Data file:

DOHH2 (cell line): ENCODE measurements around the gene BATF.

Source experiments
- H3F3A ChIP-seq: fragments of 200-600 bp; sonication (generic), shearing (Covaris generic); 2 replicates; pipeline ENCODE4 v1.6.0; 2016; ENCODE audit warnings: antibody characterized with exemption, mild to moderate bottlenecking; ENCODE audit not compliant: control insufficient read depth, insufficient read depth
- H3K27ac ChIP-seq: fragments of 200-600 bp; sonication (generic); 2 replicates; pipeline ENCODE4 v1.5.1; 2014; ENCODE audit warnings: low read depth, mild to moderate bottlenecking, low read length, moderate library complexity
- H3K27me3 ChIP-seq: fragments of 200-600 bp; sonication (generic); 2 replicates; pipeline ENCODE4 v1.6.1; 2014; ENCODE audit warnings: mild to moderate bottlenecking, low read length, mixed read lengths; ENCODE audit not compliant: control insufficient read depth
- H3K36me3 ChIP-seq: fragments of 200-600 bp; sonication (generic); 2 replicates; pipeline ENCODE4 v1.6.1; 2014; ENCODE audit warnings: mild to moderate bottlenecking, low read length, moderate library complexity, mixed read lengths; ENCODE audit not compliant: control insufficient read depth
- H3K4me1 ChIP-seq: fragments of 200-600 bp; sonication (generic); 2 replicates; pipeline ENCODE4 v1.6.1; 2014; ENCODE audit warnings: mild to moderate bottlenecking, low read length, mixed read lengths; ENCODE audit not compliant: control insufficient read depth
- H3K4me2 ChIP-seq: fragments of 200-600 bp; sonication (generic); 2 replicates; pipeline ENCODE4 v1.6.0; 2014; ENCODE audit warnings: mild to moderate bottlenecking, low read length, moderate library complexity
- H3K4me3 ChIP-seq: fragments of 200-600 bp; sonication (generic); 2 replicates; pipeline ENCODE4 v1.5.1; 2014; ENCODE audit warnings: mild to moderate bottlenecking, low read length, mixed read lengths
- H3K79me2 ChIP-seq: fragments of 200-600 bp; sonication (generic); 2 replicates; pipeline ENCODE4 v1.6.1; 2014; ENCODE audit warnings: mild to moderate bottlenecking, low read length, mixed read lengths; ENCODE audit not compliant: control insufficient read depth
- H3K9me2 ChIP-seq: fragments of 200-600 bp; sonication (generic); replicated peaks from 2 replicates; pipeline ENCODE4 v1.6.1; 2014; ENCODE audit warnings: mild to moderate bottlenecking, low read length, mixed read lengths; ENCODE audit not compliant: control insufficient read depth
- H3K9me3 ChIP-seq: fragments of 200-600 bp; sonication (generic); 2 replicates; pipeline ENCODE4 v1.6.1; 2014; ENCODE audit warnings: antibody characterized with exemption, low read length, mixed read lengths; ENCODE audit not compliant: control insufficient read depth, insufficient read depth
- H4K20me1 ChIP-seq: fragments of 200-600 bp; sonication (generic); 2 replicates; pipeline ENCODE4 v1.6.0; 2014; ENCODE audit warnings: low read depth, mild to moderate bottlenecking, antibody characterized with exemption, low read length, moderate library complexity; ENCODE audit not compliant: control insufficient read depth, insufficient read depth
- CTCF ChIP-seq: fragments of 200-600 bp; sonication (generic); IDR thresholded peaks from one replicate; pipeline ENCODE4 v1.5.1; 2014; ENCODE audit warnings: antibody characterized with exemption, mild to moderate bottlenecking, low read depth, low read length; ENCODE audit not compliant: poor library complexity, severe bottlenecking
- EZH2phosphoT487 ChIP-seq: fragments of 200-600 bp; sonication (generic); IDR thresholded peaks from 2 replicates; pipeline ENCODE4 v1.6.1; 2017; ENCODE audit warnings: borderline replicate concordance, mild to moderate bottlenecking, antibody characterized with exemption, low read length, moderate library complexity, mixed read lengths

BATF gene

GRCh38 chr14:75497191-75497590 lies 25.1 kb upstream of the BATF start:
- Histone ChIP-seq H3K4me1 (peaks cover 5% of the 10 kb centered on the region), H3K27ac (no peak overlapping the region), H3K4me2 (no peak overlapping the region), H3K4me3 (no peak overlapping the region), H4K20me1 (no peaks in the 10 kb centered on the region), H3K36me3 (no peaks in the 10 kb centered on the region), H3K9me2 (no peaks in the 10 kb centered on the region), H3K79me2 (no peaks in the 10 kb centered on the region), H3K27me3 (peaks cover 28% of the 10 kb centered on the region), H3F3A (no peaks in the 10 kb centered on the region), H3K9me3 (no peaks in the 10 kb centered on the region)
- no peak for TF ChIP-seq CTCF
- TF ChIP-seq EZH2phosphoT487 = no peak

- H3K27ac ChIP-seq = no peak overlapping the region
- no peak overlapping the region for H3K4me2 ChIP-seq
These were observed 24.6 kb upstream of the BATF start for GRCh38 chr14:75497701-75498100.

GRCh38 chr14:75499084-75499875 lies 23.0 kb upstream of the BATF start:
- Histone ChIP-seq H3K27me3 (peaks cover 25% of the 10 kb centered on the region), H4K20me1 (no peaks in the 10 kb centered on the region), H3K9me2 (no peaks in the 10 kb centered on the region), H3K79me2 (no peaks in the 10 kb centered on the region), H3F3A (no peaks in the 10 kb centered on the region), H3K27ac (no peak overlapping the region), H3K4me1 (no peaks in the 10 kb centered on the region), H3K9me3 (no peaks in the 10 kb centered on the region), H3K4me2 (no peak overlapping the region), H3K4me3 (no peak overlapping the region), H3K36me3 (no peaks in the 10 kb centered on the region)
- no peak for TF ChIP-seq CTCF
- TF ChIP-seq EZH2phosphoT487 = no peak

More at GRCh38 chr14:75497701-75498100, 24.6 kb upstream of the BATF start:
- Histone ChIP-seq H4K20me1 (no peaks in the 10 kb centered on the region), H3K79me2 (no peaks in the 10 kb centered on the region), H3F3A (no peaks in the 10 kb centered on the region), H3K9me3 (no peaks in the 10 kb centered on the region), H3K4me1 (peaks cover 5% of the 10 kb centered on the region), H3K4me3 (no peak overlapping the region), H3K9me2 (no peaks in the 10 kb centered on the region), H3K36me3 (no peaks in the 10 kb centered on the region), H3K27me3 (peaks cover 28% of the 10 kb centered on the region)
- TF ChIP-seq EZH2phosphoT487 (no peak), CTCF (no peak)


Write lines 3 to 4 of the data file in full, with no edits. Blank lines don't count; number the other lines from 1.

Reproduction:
- H3F3A ChIP-seq: fragments of 200-600 bp; sonication (generic), shearing (Covaris generic); 2 replicates; pipeline ENCODE4 v1.6.0; 2016; ENCODE audit warnings: antibody characterized with exemption, mild to moderate bottlenecking; ENCODE audit not compliant: control insufficient read depth, insufficient read depth
- H3K27ac ChIP-seq: fragments of 200-600 bp; sonication (generic); 2 replicates; pipeline ENCODE4 v1.5.1; 2014; ENCODE audit warnings: low read depth, mild to moderate bottlenecking, low read length, moderate library complexity